Patterns of second‐to‐fourth digit length ratios (2D:4D) in two species of frogs and two species of lizards at La Selva, Costa Rica

It is now well documented that androgen and estrogen signaling dur- ing early development cause a sexual dimorphism in second-to-fourth digit length ratio (2D:4D). It is also well documented that males of mam- malian species have a smaller 2D:4D than females. Although there are discrepancies among...

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Main Authors: DiRenzo, Graziella Vittoria, Stynoski, Jennifer Lynn
Format: Artículo
Language: Inglés
Published: 2019
Subjects:
Online Access: https://onlinelibrary.wiley.com/doi/full/10.1002/ar.22411
http://hdl.handle.net/10669/76947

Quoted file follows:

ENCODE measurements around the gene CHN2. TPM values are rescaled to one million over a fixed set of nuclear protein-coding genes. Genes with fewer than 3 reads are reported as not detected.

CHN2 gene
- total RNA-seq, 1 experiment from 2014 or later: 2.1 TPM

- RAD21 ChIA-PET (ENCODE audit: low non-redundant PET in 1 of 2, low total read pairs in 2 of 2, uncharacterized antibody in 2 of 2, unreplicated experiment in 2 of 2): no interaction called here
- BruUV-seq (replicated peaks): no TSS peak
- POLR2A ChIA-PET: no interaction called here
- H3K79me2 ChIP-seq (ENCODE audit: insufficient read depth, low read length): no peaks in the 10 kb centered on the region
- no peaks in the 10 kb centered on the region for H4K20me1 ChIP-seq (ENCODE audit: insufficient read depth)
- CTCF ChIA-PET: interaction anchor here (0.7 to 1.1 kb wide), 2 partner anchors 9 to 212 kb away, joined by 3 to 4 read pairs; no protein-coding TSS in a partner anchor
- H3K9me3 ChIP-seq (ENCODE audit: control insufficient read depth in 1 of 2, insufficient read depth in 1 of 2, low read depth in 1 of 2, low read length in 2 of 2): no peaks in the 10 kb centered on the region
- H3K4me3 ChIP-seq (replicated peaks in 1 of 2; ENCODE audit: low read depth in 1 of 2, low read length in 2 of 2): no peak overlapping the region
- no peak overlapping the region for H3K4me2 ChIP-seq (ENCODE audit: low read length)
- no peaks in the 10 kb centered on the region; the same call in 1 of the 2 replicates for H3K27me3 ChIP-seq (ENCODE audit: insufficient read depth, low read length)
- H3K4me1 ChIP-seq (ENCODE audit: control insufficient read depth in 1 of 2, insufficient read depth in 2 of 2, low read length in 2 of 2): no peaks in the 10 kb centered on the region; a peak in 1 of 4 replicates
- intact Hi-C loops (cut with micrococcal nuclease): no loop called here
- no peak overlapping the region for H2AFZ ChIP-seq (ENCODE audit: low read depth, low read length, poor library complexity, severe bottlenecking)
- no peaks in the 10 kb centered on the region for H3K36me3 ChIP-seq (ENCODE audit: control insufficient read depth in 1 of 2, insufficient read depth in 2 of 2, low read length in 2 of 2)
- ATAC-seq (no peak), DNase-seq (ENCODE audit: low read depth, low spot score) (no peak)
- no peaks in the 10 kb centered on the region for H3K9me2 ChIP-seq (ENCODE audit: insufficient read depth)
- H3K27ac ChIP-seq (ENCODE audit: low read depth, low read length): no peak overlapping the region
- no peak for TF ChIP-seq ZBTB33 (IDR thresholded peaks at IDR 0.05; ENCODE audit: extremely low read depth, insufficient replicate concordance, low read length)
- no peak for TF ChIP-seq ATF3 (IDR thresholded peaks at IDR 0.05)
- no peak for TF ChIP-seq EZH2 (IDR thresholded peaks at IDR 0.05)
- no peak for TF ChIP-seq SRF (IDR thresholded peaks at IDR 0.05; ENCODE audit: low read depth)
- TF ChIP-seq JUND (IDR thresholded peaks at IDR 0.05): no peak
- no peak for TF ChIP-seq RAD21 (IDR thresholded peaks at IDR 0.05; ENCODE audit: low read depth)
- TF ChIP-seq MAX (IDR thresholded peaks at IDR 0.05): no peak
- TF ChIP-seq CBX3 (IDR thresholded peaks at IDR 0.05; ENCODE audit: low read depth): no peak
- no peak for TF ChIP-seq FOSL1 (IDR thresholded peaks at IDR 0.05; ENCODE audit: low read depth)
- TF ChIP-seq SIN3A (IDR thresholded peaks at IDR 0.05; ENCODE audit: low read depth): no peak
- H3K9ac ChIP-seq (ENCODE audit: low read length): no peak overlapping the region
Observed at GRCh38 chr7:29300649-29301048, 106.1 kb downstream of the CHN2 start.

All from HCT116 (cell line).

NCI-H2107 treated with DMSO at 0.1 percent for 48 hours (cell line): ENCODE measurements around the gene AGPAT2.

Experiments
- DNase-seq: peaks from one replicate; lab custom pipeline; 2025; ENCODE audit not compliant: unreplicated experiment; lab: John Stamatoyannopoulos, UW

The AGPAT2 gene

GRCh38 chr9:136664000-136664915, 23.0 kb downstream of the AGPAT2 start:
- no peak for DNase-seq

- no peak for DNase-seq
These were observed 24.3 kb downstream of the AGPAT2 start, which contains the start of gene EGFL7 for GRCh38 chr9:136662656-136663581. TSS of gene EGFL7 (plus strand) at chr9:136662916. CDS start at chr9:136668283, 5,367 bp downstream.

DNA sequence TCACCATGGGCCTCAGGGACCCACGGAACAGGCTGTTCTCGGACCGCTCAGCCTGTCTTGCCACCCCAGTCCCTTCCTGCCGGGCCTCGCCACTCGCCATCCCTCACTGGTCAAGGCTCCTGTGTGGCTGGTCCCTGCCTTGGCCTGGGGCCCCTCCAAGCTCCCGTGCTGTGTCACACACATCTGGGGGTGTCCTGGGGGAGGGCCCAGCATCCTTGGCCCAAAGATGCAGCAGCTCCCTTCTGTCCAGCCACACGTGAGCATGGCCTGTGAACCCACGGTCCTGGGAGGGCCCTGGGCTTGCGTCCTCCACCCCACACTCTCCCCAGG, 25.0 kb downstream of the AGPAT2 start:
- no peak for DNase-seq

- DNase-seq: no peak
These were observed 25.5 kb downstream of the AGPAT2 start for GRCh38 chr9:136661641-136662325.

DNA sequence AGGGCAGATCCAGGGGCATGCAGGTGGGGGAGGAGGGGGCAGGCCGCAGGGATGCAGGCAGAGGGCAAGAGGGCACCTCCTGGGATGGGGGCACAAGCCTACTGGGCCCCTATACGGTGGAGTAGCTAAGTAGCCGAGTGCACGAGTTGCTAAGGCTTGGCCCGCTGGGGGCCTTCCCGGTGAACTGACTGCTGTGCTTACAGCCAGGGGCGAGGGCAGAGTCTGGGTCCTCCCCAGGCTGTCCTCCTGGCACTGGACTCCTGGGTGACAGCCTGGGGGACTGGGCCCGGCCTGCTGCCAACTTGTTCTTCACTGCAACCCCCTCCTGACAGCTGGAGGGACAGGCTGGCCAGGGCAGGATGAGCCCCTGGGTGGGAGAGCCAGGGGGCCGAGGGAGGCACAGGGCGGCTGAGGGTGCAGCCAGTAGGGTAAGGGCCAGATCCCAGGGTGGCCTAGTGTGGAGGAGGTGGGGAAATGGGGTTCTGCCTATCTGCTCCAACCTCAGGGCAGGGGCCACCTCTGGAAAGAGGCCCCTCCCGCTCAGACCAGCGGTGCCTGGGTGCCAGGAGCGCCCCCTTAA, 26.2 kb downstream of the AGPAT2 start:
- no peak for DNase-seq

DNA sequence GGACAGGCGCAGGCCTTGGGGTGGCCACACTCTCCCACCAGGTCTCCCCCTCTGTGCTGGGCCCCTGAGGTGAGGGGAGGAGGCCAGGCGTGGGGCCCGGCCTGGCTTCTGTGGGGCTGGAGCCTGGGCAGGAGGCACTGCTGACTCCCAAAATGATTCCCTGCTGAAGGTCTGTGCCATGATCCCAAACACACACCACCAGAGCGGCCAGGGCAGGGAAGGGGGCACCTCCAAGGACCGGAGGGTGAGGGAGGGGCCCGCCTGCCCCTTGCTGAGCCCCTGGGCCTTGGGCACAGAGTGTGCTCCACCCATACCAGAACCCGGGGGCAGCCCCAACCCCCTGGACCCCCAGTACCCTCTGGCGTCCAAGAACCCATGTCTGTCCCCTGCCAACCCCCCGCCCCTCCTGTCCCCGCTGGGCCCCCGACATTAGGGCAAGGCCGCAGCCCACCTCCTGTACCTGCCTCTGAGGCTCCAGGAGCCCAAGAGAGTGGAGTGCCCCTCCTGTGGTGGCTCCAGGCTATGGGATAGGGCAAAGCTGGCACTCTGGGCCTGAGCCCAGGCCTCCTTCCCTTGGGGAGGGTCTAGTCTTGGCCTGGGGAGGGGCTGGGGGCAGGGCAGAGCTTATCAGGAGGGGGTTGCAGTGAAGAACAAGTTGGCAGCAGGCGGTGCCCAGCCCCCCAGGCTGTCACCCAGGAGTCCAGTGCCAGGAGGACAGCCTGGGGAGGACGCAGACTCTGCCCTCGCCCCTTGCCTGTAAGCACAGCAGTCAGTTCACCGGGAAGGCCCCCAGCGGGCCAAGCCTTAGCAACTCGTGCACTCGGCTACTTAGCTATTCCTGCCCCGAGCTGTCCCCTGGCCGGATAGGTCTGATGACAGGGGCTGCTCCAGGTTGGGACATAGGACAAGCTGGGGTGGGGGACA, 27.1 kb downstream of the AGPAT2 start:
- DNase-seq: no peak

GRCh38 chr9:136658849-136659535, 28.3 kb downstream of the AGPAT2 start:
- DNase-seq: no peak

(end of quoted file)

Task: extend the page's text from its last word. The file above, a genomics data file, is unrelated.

Summary: It is now well documented that androgen and estrogen signaling dur- ing early development cause a sexual dimorphism in second-to-fourth digit length ratio (2D:4D). It is also well documented that males of mam- malian species have a smaller 2D:4D than females. Although there are discrepancies among 2D:4D studies in birds, the consensus is that birds exhibit the opposite pattern with males having a larger 2D:4D than females. The literature currently lacks substantial information regarding the phylogenetic pattern of this trait in amphibians and reptiles. In this study, we examined 2D:4D in two species of frogs (Oophaga pumilio and Craugastor bransfordii) and two species of lizards (Anolis humilis and Anolis limifrons) to determine the existence and the pattern of the sexual dimorphism. Male O. pumilio and C. bransfordii displayed larger 2D:4D than females in at least one of their two forelimbs. Male A. humilis had larger 2D:4D than females in both hindlimbs, but smaller 2D:4D than females in both forelimbs. Male A. limifrons may also have smaller 2D:4D than females in the right forelimb. Finally, digit ratios were some- times positively related to body length, suggesting allometric growth. Overall, our results support the existence of the 2D:4D sexual dimor- phism in amphibians and lizards and add to the knowledge of 2D:4D trait patterning among tetrapods.